November is Adoption Awareness Month throughout the United States, including in Connecticut. But when millions of children around the world are waiting, longing for a family to hold them and love them and care for them, why only one month?
Let me tell you about just one child who is waiting.
Born in China with stiffness in his hips and legs due to a mild form of cerebral palsy, Kit was placed into care at the age of five months. He grew up in a Chinese orphanage supported by many loving caretakers and doctors. As he grew, he became self-sufficient, able to manage personal care activities, read and write, and memorize long passages of Chinese poems. He even received surgery to improve his mobility. The surgery was a great success. He’s finally able to have fun with friends and get around on his own!
While walking is a huge accomplishment for Kit, what he needs most is a family of his own. Once home with his new family, he will likely benefit from continued physical therapy to improve his gait, and perhaps another surgery or two to help him walk longer distances without a walker or wheelchair. Without a family in China, Kit’s future is uncertain.
I found Kit to be a loving, joyful and charming boy. He is handsome, kind and bright. He longs to have a family of his own and I can confidently say that the right family would benefit from having this special child in their lives.
So why is he still waiting? Why are so many children waiting? And why only one month out of the year do we chose to advocate for them?
You may ask, what makes one child like Kit “harder to place” with a family than another. I’ve asked, and here is what I have been told.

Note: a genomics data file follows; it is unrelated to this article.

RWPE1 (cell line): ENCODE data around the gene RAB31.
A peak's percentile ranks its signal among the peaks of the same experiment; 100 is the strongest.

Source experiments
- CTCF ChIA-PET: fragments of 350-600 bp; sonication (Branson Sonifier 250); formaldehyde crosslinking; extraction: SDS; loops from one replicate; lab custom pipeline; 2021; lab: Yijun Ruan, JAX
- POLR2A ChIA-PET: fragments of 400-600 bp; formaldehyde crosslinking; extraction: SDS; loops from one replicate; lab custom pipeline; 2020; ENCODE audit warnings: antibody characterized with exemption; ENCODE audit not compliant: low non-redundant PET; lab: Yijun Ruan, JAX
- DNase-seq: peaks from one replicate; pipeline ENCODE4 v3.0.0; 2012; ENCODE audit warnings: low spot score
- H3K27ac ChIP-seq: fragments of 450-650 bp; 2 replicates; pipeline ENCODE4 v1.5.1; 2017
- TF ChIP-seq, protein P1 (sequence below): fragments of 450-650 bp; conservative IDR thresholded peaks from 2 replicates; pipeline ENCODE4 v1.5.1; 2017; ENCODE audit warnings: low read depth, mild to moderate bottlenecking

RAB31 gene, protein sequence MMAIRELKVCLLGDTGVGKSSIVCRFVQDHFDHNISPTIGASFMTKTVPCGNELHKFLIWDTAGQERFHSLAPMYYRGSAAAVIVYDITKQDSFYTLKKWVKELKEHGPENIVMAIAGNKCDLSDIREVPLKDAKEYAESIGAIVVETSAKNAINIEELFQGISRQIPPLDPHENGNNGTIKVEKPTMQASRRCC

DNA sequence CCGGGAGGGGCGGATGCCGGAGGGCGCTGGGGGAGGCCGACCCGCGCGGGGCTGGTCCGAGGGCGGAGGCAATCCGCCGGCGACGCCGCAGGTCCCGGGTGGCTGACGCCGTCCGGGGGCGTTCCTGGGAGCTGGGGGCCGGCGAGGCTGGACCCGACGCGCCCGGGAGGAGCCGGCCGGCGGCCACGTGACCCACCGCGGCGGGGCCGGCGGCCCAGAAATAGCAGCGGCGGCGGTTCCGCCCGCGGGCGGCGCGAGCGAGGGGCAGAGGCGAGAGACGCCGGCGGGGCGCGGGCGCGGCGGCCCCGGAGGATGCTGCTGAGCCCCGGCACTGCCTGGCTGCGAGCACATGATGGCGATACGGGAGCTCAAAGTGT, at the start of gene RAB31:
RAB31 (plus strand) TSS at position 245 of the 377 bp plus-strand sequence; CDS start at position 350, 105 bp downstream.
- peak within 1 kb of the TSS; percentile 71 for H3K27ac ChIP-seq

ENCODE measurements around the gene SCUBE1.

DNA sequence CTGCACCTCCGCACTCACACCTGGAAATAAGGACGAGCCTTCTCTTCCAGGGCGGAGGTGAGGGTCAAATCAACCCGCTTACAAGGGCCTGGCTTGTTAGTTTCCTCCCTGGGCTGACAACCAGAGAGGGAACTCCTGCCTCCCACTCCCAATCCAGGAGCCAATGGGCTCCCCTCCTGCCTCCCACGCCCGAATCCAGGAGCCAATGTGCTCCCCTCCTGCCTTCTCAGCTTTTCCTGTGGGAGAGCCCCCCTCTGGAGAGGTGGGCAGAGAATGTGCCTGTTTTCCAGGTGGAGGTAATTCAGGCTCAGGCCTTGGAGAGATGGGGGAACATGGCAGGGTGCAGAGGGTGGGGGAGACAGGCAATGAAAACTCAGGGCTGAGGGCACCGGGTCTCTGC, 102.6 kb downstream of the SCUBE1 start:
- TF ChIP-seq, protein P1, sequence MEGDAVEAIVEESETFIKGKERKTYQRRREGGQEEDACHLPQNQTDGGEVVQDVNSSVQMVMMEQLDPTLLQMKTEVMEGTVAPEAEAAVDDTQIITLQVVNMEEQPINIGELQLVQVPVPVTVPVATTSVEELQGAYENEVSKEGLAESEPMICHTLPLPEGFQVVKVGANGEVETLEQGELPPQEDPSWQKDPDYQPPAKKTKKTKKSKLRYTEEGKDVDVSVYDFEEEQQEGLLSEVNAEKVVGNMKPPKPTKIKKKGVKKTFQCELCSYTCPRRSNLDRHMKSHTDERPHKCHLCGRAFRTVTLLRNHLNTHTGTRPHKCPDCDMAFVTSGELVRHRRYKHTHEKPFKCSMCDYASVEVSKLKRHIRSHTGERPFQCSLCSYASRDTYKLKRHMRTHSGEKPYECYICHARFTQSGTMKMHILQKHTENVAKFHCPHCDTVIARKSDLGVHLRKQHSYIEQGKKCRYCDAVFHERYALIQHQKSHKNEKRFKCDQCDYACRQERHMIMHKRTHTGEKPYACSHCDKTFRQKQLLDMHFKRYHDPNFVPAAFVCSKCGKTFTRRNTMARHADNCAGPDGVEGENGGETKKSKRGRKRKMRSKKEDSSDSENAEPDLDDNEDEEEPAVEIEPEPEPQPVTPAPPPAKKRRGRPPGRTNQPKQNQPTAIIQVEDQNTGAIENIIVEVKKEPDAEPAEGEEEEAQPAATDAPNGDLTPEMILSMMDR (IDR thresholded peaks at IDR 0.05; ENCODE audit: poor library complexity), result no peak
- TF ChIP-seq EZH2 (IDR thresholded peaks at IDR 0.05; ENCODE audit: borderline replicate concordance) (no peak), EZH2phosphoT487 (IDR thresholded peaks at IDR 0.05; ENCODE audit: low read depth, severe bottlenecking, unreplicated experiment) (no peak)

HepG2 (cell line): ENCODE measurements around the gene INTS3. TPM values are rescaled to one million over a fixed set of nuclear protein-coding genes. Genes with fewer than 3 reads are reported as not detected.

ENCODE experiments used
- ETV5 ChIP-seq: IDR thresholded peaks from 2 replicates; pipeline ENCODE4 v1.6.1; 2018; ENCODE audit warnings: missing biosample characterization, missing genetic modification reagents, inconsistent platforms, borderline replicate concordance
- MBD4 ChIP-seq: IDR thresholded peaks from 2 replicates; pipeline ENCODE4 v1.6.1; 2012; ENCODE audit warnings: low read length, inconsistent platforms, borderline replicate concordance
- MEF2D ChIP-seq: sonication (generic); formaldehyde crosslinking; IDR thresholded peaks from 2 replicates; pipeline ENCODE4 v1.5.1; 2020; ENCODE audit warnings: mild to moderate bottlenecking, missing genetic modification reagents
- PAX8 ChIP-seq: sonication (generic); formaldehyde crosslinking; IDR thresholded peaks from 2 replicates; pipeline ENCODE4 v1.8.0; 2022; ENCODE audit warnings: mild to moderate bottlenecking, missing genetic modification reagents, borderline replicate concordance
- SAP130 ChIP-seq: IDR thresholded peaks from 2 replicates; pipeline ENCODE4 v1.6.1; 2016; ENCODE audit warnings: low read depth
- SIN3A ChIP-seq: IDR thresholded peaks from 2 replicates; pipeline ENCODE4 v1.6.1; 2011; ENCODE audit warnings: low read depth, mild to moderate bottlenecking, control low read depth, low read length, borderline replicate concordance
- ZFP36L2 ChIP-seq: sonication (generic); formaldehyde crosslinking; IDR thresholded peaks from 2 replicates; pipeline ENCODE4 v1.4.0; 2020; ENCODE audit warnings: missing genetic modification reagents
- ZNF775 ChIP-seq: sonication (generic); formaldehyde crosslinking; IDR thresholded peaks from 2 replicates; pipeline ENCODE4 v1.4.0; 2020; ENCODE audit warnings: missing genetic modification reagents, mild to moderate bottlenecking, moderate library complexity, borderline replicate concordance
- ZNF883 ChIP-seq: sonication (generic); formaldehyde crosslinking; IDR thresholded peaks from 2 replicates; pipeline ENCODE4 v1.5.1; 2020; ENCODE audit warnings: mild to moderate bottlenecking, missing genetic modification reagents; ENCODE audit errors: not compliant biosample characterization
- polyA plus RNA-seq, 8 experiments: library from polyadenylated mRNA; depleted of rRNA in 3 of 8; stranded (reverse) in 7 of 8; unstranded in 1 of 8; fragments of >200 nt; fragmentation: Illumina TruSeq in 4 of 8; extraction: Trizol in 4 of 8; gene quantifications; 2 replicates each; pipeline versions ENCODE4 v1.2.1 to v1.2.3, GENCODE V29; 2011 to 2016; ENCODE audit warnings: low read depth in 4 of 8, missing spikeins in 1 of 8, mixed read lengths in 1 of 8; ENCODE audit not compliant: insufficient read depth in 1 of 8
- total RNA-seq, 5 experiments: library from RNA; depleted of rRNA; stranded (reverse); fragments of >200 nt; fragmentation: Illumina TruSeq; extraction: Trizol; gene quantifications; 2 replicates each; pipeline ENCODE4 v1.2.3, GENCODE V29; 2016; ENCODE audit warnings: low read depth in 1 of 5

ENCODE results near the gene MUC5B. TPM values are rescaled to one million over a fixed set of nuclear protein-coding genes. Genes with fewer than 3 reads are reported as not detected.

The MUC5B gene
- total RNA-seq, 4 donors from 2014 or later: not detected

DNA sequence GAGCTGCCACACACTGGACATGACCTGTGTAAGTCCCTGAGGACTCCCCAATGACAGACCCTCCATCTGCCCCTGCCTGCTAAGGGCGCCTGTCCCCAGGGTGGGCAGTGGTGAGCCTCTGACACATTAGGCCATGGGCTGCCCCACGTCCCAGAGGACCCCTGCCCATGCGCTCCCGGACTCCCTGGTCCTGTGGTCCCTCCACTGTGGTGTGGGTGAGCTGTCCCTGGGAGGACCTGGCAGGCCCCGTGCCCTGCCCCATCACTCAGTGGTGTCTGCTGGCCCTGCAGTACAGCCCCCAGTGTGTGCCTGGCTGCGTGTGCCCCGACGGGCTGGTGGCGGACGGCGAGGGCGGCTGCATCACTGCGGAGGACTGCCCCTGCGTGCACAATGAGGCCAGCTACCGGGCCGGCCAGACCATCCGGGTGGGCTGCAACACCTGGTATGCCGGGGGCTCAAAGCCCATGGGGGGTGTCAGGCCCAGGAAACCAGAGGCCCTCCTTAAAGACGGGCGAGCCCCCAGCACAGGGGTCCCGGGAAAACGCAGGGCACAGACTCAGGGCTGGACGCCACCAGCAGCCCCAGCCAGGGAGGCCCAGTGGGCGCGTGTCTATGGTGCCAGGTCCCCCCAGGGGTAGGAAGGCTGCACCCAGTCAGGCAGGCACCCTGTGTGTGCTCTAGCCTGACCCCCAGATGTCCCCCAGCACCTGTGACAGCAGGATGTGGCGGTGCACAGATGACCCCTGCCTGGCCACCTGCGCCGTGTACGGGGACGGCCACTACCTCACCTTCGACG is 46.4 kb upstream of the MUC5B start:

1. Girls are adopted more often than boys.
2. Younger children are adopted more often than older children.
3. Children with physical disabilities like cerebral palsy are less likely to be adopted, although many excel in life —with professions in law, medicine, education, and much more.
But when a child like Kit asks me why, I find these reasons inadequate. Is the reason Kit still waits, that millions of children are waiting, because boys or older children or kids with disabilities are less wanted? Or is it’s that we as a world society have forgotten them? That we don’t care enough. Could it be because we simply cannot see the blessing that they are – we only see the burden?
What if each child came with a pot of gold? If we could be sure they would fill our lives with magic? Would every family agree to love just in just one, or two, or three?
I have my three. Their names are Mia, Ella and Joy. They are the light of my lives. They are worth their weight in gold. They fill my life with magic each and every day. Truly, they do.
Children in China are no longer eligible for adoption upon reaching their 14th birthday. In just a few short weeks, Kit turns 12 and an adoption usually takes about 12-16 months from beginning to end. Each night we pray that the right family will find him soon and begin the adoption process. And that one more child will become someone’s blessed son.
Penny Phillips lives in Canton and is an adoption advocate for Holt International.